Breakfast Club: from Laughs to Frustration

Review by J1 Student Elle Stiles

    It’s 1985. You’re a teen at Shermer High School, and you have to go to Saturday detention. 

    You’re stuck with the dictator/vice principal of the school, and four other random kids. And apparently you have to write an essay about who you want to be.

Welcome to the world of Breakfast Club.

Recently over winter break, I watched the iconic 80s film “The Breakfast Club”. And watching it now, in 2022, is a completely different experience than watching it in 1985. My dad, a teen in the 80s, told me about his experience watching it in 1985.

After sneaking into the theater with a friend, and watching the movie, he found himself surprisingly connected to the film, which was totally different from other films of the 80s.

Just for a little context, “The Breakfast Club” is an hour and 37 minute film about the ups and downs of Saturday detention at Shermer High School.

At least that’s the formal description. 

According to my dad it’s the first movie he ever felt a deep connection to because he related so much to the characters in it. 

And when I saw it, I have to agree that it does seem a lot more deep and realistic than other 80s movies, such as “Ferris Bueller’s Day Off” and “Sixteen Candles” (all directed by John Hughes).

I actually really liked this film because it did seem more true to what every teenager experiences in high school. Even today, I found myself somewhat relating to it. The fluctuating moods, ignoring of responsibilities, and deep thoughts and conversations are common amongst most teenagers, and that’s what appealed to me the most.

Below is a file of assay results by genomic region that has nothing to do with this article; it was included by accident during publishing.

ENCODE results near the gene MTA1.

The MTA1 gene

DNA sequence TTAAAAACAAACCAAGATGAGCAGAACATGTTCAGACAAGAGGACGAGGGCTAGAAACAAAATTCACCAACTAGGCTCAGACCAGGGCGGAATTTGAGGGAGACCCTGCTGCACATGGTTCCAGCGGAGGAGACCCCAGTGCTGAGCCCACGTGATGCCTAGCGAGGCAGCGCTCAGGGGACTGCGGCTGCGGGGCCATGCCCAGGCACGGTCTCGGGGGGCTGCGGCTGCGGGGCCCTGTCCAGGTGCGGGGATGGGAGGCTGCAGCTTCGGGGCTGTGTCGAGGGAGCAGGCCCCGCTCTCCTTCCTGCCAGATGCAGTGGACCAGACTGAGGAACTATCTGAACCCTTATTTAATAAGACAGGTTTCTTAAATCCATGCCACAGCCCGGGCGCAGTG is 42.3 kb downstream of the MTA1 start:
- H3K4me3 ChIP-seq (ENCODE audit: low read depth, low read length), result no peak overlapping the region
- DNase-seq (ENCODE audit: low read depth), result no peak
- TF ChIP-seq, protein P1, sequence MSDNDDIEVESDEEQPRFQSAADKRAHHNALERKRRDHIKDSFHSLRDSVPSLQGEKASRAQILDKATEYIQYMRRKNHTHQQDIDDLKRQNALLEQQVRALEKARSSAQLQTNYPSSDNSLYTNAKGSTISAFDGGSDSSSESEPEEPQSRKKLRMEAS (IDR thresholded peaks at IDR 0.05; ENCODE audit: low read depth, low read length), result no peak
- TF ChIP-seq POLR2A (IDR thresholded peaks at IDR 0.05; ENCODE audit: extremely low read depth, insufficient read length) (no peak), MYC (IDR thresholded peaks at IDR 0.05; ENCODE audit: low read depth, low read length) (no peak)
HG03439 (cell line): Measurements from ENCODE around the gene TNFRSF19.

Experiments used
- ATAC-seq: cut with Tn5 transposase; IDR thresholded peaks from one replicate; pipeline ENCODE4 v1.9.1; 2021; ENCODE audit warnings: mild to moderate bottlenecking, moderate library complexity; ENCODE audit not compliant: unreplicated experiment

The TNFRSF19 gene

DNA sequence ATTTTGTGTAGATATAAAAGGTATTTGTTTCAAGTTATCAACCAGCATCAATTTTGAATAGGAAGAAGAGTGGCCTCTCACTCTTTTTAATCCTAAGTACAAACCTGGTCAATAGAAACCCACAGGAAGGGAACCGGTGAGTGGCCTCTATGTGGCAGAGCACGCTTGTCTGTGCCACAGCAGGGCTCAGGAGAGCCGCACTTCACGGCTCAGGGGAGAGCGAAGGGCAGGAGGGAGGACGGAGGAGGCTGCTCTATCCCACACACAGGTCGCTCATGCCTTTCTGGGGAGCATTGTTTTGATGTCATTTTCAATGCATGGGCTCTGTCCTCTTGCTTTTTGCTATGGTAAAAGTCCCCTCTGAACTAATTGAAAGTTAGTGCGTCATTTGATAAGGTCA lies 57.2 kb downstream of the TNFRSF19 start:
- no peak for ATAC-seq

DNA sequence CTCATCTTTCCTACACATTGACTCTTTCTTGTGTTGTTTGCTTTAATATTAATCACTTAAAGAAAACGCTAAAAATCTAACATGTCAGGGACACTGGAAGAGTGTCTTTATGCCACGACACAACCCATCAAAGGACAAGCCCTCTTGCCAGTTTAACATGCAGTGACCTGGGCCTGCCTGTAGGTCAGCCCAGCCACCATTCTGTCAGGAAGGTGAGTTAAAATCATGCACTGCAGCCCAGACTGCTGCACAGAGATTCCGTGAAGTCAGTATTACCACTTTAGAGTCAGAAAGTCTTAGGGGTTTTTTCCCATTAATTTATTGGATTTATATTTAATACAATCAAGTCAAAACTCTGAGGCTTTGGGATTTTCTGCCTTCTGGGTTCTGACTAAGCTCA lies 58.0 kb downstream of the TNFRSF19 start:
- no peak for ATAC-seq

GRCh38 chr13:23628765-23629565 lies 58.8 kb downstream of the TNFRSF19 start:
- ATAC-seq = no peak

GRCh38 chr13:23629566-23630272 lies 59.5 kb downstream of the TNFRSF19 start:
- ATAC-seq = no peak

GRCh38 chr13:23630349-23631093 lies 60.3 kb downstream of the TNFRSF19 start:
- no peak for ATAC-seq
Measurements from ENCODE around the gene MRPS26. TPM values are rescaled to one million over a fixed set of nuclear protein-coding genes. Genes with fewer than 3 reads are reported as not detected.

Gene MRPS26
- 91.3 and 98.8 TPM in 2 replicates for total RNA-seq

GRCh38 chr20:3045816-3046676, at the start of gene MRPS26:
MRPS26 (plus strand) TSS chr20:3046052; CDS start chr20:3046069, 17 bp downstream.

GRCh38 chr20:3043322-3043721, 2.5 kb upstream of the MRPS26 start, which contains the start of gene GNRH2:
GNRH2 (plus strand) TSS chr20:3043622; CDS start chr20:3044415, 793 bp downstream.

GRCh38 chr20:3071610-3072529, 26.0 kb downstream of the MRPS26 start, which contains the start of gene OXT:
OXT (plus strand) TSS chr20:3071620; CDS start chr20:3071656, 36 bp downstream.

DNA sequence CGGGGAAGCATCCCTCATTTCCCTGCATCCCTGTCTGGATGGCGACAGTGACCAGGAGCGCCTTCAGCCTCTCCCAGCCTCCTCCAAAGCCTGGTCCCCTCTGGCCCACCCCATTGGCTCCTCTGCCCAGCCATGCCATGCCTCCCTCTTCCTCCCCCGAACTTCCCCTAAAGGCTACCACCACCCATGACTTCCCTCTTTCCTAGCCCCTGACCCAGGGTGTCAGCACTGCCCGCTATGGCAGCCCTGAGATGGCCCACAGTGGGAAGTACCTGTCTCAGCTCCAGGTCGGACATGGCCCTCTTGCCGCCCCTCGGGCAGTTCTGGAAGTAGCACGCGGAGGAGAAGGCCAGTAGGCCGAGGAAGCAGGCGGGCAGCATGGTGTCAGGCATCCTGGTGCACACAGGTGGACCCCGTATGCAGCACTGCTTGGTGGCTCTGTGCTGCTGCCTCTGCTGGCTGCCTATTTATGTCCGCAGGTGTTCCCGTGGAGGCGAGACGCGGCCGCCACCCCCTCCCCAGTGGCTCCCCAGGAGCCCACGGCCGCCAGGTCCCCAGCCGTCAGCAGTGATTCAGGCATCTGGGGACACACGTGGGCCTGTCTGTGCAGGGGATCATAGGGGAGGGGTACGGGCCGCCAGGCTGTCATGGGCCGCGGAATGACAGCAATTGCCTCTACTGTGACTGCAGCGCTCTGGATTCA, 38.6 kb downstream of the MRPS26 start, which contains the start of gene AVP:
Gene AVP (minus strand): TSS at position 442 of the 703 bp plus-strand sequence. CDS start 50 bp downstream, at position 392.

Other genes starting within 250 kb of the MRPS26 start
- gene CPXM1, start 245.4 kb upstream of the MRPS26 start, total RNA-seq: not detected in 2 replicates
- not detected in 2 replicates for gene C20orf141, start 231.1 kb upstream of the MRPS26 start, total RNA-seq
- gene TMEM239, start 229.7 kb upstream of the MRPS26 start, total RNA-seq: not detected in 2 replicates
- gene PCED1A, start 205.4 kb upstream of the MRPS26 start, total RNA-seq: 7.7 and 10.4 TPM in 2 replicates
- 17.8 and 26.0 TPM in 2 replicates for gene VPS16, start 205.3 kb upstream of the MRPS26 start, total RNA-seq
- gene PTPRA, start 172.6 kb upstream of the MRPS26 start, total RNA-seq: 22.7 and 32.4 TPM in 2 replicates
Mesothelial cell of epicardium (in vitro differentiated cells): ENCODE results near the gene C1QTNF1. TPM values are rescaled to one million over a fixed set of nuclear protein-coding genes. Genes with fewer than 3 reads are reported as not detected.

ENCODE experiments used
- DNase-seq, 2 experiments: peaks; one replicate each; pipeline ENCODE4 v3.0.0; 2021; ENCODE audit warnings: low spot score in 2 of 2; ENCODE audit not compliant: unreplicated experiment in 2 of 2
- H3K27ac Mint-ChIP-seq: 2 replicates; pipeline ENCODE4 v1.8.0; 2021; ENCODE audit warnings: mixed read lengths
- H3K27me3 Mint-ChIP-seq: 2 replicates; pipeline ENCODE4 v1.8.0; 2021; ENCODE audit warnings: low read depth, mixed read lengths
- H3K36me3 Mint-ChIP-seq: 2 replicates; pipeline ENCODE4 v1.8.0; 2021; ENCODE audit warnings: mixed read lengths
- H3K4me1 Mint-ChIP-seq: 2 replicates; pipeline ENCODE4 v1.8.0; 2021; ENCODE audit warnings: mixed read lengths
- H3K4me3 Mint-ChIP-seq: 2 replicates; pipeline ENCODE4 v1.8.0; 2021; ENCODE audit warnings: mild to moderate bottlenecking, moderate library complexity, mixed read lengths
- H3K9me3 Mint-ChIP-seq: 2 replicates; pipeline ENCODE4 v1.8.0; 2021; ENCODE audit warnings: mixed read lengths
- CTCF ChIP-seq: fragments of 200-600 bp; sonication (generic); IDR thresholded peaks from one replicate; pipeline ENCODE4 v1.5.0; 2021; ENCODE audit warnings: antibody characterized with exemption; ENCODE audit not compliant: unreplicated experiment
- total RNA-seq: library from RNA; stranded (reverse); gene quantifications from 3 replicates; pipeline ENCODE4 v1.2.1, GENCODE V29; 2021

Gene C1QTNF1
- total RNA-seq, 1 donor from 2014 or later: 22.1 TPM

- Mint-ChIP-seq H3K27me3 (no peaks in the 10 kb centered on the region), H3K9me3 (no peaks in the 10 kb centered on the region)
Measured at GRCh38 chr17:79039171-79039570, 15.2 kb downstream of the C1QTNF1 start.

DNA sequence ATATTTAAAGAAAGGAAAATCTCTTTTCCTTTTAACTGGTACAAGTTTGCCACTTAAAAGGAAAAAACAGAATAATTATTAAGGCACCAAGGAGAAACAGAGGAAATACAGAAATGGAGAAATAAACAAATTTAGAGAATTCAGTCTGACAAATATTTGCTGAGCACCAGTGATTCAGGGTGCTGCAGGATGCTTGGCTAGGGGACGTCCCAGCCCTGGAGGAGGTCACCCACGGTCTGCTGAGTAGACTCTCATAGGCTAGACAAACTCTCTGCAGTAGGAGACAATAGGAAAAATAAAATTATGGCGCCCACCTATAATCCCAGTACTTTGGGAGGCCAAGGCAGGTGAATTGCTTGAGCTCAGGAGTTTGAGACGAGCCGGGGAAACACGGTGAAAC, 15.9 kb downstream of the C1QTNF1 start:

I especially liked the scenes where they had honest, intense discussions about their lives. It made it more interesting for me, and revealed some of the dark sides to seemingly lighthearted characters such as Brian (Anthony Michael Hall) and Allison (Ally Sheedy).

However, one aspect I did not like was some of the humor.

Don’t get me wrong, most of the humor was actually really funny, but there were some things that just made me shake my head.

There were parts of the movie that I didn’t understand at all. Like how they used slurs to insult each other. And how Bender (Judd Nelson) constantly made jokes about Claire (Molly Ringwald) and taking advantage of her, and then BIT her. 

This “dark” humor wasn’t very funny to me at all, and made me roll my eyes every time. I know many would argue that this is a rated R film, and that the 80s were a different time. And I do know that this movie is a little dated, so some of the things that we consider “wrong” today, were considered perfectly fine back then. However, that doesn’t mean I have to like it.

This ill-mannered humor is the only thing I would object to in this movie.

Besides that, I definitely enjoyed the story, soundtrack, and SOME of the characters.

Overall I would give it an 8 out of 10.

rottentomatoes.com

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